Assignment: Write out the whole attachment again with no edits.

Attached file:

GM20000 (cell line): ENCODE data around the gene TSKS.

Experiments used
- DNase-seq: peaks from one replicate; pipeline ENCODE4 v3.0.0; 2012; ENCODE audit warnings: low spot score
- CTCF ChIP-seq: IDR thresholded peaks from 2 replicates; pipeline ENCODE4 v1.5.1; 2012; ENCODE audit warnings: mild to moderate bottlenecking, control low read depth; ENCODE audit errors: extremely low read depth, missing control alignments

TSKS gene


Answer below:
GM20000 (cell line): ENCODE data around the gene TSKS.

Experiments used
- DNase-seq: peaks from one replicate; pipeline ENCODE4 v3.0.0; 2012; ENCODE audit warnings: low spot score
- CTCF ChIP-seq: IDR thresholded peaks from 2 replicates; pipeline ENCODE4 v1.5.1; 2012; ENCODE audit warnings: mild to moderate bottlenecking, control low read depth; ENCODE audit errors: extremely low read depth, missing control alignments

TSKS gene